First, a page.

More to the point — if it was philosophical clarity rather than affirmation of a secular faith that they were after — would have been addressing Nietzsche’s powerful argument that our modern morality of freedom and equality is a descendant of biblical faith, and collapses with the collapse of the belief in God. Instead, the Frieds weakly assert that “nothing is lost in the logic of our argument (though perhaps something of its force) if we substitute the humanist for the religious conception of this sacredness.” But if the logic of the argument for an absolute prohibition on torture depends on the premise that human beings are composed of a divine element, then allowing that the premise is true only in a metaphorical sense substantially diminishes the force of the argument’s logic.
Moreover, even if, as the Bible teaches, human beings are created in God’s image, what justifies an absolute prohibition of torture? The Frieds accept that it is just to kill in self-defense, both for individuals threatened by criminals and for nations facing enemies. And they know that under the laws of war doctrine of proportionality, while innocent civilians must not be targeted, in the pursuit of legitimate military objectives soldiers may, if their actions are not excessive, incidentally injure or kill civilians without committing a crime. Why then, if the information gained might save hundreds of thousands, or hundreds, or tens of innocent lives, shouldn’t an enemy combatant, in extreme and extraordinary circumstances, be harshly interrogated? Isn’t placing an absolute prohibition on the use of violence in interrogations — declaring it not just morally and legally wrong but absolutely forbidden under all conceivable circumstances — tantamount to playing God?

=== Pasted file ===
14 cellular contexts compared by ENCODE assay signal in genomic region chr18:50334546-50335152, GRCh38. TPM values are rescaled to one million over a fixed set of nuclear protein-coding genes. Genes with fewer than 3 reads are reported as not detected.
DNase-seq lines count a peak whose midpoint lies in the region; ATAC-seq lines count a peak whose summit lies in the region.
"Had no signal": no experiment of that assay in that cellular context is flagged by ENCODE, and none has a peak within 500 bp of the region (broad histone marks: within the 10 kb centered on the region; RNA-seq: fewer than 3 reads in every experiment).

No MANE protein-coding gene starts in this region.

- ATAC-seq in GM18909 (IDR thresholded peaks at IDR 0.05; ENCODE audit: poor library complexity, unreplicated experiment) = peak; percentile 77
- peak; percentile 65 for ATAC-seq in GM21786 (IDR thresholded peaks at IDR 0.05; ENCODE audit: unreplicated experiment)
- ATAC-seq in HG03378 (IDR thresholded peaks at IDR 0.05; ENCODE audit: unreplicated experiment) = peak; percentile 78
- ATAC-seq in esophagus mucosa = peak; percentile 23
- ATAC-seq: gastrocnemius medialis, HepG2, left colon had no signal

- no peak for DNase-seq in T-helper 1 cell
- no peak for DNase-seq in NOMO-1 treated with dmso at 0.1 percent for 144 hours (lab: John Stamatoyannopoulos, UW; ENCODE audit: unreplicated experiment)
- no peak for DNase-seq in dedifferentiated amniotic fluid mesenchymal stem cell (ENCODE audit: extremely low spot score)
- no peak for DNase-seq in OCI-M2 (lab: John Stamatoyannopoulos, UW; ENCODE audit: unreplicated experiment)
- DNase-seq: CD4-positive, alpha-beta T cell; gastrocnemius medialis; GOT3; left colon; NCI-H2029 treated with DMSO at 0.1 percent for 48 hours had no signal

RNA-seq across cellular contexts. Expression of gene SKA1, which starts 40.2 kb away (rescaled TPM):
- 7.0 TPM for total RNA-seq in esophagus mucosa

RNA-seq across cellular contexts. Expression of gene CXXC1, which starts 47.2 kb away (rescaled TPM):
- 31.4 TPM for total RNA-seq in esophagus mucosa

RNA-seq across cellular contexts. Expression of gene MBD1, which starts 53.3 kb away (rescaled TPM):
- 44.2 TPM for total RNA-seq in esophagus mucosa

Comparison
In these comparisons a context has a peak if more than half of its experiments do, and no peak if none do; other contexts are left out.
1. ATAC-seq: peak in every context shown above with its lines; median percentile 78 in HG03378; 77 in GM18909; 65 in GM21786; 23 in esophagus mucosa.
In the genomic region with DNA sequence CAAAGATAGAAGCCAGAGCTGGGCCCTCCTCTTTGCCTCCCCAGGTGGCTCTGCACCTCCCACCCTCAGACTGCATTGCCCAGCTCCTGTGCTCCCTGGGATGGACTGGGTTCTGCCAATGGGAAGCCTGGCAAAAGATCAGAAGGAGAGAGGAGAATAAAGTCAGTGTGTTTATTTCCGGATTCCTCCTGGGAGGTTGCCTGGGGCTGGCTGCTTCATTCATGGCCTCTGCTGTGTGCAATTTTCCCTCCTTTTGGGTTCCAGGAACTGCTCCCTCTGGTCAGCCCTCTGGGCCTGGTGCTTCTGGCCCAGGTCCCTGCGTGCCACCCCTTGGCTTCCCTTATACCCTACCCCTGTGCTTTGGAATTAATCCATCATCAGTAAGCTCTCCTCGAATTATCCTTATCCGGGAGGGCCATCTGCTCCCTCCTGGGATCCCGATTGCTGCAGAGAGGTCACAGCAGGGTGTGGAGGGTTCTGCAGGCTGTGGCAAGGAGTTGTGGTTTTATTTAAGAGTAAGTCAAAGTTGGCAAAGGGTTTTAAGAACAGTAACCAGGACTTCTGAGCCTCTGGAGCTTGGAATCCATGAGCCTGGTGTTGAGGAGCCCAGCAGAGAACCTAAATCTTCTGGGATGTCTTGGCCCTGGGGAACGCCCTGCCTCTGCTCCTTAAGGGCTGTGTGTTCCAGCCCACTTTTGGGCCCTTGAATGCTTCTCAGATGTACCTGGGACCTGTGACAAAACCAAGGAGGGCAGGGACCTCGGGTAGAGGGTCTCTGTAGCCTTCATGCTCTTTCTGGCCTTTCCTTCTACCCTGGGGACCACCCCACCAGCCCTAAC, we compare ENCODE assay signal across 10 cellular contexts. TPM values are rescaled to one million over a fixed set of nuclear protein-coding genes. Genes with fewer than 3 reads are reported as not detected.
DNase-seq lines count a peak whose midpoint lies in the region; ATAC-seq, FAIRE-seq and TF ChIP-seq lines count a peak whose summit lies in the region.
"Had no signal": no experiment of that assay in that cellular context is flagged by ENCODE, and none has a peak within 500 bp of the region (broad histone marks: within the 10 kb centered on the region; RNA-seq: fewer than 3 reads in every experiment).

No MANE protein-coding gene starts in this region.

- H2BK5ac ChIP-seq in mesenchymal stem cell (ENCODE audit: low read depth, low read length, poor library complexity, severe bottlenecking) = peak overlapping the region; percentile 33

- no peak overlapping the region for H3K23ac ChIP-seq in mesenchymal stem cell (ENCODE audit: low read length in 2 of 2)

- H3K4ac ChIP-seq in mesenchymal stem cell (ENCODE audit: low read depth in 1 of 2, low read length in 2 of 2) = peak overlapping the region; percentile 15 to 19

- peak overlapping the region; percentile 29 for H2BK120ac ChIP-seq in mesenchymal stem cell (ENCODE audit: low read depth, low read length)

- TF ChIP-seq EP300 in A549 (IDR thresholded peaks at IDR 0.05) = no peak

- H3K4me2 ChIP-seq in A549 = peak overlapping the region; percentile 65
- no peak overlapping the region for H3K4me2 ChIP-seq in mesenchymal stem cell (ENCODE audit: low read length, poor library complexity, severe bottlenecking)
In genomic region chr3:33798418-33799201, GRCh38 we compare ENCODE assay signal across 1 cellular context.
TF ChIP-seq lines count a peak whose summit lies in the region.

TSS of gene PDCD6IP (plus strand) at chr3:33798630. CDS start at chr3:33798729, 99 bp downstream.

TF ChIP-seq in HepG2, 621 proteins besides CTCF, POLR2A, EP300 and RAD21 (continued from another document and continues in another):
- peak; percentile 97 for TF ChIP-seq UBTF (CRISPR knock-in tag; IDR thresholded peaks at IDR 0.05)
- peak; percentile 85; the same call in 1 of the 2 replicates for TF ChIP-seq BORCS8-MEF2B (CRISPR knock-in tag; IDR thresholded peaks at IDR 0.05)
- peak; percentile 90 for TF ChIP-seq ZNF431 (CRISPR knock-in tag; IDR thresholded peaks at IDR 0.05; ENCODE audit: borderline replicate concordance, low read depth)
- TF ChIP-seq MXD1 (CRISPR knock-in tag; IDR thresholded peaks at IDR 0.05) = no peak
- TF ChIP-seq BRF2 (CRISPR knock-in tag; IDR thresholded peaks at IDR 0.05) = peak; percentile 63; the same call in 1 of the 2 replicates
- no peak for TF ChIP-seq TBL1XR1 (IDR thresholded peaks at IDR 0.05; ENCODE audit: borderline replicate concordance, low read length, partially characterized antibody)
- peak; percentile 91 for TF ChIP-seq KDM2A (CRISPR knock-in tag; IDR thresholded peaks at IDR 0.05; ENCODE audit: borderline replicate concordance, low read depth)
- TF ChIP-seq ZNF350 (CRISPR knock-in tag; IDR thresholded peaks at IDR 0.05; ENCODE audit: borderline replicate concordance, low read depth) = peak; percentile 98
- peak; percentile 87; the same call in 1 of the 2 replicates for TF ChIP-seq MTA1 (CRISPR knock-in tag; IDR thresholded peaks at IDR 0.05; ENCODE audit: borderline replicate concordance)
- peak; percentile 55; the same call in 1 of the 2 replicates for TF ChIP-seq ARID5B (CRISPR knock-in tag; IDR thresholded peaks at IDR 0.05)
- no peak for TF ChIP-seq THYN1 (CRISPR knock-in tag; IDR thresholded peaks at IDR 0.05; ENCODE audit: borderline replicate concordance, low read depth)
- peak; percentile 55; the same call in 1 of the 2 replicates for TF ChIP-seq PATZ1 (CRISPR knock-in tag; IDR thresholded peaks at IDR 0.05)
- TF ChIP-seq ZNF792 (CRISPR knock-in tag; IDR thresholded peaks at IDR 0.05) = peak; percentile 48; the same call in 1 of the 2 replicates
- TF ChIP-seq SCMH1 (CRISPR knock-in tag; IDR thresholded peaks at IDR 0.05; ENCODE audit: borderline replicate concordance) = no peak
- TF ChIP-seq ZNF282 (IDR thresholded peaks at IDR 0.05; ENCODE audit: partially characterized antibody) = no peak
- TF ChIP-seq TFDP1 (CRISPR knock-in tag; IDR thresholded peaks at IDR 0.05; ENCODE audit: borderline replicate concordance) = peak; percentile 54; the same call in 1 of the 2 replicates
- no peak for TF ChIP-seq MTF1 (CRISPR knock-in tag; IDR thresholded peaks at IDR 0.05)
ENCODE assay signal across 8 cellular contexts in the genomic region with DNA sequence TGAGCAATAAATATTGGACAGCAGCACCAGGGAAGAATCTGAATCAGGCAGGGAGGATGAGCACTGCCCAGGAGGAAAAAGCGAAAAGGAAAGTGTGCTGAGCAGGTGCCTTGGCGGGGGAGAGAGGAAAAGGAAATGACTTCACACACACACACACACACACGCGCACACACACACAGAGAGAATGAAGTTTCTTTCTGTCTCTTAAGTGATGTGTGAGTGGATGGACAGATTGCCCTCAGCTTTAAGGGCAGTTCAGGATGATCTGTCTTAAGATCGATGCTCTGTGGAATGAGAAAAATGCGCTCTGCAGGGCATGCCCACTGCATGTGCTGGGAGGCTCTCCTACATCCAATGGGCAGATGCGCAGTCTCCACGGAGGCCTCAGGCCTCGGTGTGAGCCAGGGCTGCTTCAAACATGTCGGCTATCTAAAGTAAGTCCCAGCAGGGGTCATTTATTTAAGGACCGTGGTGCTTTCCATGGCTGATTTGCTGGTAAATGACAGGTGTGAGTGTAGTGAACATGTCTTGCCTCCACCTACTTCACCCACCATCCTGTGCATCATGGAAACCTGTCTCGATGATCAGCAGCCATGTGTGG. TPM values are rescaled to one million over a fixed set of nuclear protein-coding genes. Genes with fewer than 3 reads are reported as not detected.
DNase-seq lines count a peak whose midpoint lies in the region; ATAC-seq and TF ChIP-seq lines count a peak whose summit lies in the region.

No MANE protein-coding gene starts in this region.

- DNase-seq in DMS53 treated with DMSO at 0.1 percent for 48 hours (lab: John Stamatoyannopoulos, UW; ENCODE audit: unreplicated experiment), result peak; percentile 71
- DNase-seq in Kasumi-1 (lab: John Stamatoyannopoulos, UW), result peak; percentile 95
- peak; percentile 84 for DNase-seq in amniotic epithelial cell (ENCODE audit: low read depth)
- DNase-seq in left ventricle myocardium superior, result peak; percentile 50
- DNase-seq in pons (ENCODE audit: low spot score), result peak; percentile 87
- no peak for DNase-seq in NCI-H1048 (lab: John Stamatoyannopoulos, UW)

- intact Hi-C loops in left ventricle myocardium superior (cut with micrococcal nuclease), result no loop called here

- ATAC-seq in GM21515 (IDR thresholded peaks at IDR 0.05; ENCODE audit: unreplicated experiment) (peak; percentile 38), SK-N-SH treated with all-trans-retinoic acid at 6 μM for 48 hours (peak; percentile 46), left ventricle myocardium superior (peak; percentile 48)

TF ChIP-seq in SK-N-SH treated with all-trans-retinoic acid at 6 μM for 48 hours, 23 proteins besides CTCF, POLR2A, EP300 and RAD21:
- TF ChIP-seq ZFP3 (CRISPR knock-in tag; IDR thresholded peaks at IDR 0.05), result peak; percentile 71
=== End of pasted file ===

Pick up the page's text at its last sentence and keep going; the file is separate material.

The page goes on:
In part, the Frieds’ reply is that torture generally is absolutely wrong not merely because of the pain and humiliation inflicted on the victim, but because of the degradation to his humanity suffered by the torturer. To commit torture “is to become the agent of ultimate evil no matter how great the evil we hope to avert by what we do.” The Frieds’ powerful examination of the experience of torture will leave few doubting that it is vicious and cruel to the victim and corrupting to the torturer. And yet their argument arouses rather than stills concern that it would be an act of selfishness, in some cases monstrous selfishness, to permit a hundred thousand innocents to die terrible deaths — or perhaps one innocent to perish — in order to keep one’s own hands clean and conscience clear.